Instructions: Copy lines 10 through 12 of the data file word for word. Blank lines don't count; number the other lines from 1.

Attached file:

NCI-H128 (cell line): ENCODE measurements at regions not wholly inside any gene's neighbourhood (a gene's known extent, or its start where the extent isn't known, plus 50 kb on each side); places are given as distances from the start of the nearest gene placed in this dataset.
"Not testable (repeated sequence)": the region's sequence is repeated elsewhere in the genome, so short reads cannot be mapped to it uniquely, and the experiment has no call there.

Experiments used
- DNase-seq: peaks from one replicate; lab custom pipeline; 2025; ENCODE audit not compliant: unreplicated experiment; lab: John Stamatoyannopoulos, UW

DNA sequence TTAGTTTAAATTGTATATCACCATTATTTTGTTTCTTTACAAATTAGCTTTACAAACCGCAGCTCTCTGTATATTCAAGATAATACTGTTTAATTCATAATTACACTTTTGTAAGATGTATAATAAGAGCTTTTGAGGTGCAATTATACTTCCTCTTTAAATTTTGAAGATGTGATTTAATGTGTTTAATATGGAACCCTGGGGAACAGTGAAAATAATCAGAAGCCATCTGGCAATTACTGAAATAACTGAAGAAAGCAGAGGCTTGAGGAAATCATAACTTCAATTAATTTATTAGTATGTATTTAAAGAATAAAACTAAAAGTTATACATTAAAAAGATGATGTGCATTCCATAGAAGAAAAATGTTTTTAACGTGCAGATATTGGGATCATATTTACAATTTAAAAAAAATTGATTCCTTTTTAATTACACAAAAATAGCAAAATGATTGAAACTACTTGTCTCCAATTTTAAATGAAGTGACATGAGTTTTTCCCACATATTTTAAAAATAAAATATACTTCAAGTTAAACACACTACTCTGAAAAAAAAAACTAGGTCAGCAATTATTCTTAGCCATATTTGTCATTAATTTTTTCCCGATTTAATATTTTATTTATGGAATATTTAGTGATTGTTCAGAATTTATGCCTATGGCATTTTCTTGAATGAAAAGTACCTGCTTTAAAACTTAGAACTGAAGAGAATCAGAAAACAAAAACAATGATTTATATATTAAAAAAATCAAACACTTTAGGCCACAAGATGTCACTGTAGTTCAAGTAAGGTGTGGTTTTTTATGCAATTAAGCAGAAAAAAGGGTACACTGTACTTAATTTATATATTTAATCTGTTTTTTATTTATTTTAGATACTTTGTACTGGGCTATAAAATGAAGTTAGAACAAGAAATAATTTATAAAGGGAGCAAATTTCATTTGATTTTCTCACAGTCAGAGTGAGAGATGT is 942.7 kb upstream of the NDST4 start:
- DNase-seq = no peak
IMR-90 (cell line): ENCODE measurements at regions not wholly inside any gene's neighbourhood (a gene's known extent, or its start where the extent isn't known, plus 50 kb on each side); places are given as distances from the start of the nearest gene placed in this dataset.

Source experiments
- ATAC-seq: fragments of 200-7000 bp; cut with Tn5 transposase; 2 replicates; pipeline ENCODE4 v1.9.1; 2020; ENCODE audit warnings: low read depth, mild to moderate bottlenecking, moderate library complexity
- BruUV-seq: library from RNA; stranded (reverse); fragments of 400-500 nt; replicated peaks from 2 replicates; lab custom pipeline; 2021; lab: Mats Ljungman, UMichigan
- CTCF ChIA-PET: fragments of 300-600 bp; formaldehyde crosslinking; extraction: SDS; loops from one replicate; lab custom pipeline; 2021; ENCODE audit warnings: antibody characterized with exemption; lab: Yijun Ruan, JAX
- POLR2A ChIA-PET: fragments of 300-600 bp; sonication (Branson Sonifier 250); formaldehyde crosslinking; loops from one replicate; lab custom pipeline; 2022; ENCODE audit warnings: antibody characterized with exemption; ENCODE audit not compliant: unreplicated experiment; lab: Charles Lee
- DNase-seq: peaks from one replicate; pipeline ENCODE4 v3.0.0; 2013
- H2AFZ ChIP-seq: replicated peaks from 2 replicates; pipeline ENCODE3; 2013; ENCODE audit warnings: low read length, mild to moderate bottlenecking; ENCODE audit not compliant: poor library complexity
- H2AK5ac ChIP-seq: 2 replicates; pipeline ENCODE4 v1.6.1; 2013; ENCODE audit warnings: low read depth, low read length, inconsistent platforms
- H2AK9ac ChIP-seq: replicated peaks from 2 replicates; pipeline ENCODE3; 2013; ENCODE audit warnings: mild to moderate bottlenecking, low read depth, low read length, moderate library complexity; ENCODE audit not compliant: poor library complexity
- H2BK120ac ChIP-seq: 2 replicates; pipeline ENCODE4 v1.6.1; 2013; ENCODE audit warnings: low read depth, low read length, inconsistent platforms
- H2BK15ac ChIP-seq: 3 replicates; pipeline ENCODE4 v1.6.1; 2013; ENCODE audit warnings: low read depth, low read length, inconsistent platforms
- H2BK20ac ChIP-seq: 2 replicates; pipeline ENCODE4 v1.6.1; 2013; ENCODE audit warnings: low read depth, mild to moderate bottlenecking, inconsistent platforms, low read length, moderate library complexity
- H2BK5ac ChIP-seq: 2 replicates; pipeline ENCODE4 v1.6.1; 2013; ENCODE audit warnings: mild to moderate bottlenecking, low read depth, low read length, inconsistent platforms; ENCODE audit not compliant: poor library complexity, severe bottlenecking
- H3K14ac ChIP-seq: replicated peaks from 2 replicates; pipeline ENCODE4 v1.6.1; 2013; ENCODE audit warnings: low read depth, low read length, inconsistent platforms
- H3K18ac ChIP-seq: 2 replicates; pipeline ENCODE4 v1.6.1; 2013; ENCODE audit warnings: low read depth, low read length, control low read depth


- BruUV-seq: library from RNA; stranded (reverse); fragments of 400-500 nt; replicated peaks from 2 replicates; lab custom pipeline; 2021; lab: Mats Ljungman, UMichigan
- CTCF ChIA-PET: fragments of 300-600 bp; formaldehyde crosslinking; extraction: SDS; loops from one replicate; lab custom pipeline; 2021; ENCODE audit warnings: antibody characterized with exemption; lab: Yijun Ruan, JAX
- POLR2A ChIA-PET: fragments of 300-600 bp; sonication (Branson Sonifier 250); formaldehyde crosslinking; loops from one replicate; lab custom pipeline; 2022; ENCODE audit warnings: antibody characterized with exemption; ENCODE audit not compliant: unreplicated experiment; lab: Charles Lee